New benchmark for
wind power

New benchmark for
wind power

Supplying energy to the Diavik diamond mine in Canada’s remote Northwest Territories is itself an energy-intensive process, as fuel has to be hauled over long distances.

Supplying energy to the Diavik diamond mine in Canada’s remote Northwest Territories is itself an energy-intensive process, as fuel has to be hauled over long distances.

Diavik’s solution has been to build the world’s largest wind-diesel hybrid power facility. With four turbines featuring innovative de-icing technology that allows them to operate in temperatures as low as -40°C, the 9.2 megawatt wind farm provides 11 per cent of the mine’s power and cuts the winter road fuel haul by around 100 loads each year.

Clean energy

As a business that operates long-term, energy-intensive projects, it is in our interest to use sources of power that are as cost effective and sustainable as possible. Sixty seven per cent of all electricity Rio Tinto uses is derived from renewable sources including hydropower, wind and solar. Today, we are finding more and more opportunities to introduce clean energy across our operations.

Harnessing solar

At the Weipa bauxite operation in Australia, Rio Tinto is using a solar photovoltaic (PV) array to reduce diesel usage at the facility’s power stations. The 1.7 megawatt capacity plant will be able to support 20 per cent of the Weipa township’s daytime electricity needs, saving up to 600,000 litres of diesel per year and cutting CO2 emissions by 1,600 tonnes per year. This hybrid solution combines PV with diesel generation to provide a reliable off-grid power source. If its first phase is successful, there are plans to expand the plant and introduce a storage component, with the potential to cut GHG emissions by over 6,100 tonnes per year.

In Karratha, Western Australia, Rio Tinto is installing solar PV on 300 houses it owns for its Iron Ore workforce, reducing CO2 emissions by 7,000kg per property, per year. In the longer term, a fully off-grid system incorporating battery storage is being considered.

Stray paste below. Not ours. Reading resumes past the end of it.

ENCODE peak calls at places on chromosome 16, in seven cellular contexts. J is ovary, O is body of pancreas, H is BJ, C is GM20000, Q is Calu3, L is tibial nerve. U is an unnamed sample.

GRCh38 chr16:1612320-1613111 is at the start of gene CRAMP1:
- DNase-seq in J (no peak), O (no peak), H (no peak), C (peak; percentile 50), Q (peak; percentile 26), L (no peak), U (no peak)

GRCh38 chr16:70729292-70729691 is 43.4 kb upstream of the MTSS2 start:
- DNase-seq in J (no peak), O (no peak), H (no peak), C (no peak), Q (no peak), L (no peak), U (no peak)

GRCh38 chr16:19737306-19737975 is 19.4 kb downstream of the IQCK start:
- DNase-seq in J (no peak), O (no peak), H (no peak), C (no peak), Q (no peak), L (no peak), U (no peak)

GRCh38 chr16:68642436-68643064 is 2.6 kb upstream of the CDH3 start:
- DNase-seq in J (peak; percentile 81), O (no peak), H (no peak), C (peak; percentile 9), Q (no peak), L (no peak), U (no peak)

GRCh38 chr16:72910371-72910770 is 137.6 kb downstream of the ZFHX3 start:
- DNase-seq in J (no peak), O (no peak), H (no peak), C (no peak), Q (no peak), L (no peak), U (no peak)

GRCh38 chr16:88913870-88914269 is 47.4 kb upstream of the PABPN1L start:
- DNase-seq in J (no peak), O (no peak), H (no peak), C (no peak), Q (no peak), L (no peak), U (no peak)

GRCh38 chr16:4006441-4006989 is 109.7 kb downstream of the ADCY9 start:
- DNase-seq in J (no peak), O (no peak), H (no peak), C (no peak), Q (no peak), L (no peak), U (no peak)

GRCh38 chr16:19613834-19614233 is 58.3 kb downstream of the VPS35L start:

Hydropower:
low cost, low carbon

Hydropower: low cost,
low carbon

Low-carbon energy keeps aluminium smelting cost-effective as well as clean.

Low-carbon energy keeps aluminium smelting cost-effective as well as clean.

Almost 80 per cent of the power for our smelting operations comes from low-carbon sources, with 55 per cent generated by our own hydropower assets. The carbon footprint from Rio Tinto’s aluminium smelters is around half the industry average, at less than six tonnes of carbon dioxide equivalent per tonne of aluminium, compared with an industry average of around 11 tonnes.

Contributing to the low-carbon economy

Many of our materials and innovations have a large part to play in building a low-carbon future. Aluminium, for example, makes lighter vehicles that use less fuel; and the primary market for our borates is insulation, acknowledged as one of the most cost-effective ways to reduce CO2 emissions. Copper’s properties make it a critical component in electric cars, smart systems and renewable energy, while uranium makes it possible to generate large amounts of power with no CO2 emissions. As a coal producer, Rio Tinto recognises the importance of developing low emission technologies for fossil fuels, and has invested in carbon capture and storage (CCS) pilots and studies over the past 15 years.

Climate commitment

Rio Tinto has committed to reducing the emissions intensity of its operations and is seeking a substantial decarbonisation of its business by 2050. Our Climate Change Position Statement, published in August 2012, sets out how we see our role in addressing climate change, including how we will work with customers, suppliers, governments and communities to work towards a low-carbon future. In December 2015, we signed the Paris Pledge for Action following the international negotiations at the 21st Conference of the Parties (COP) conference at which a historic climate agreement was reached. In signing the Pledge, we have joined a global community of organisations committed to maintaining “a safe and stable climate in which temperature rise is limited to under two degrees Celsius”.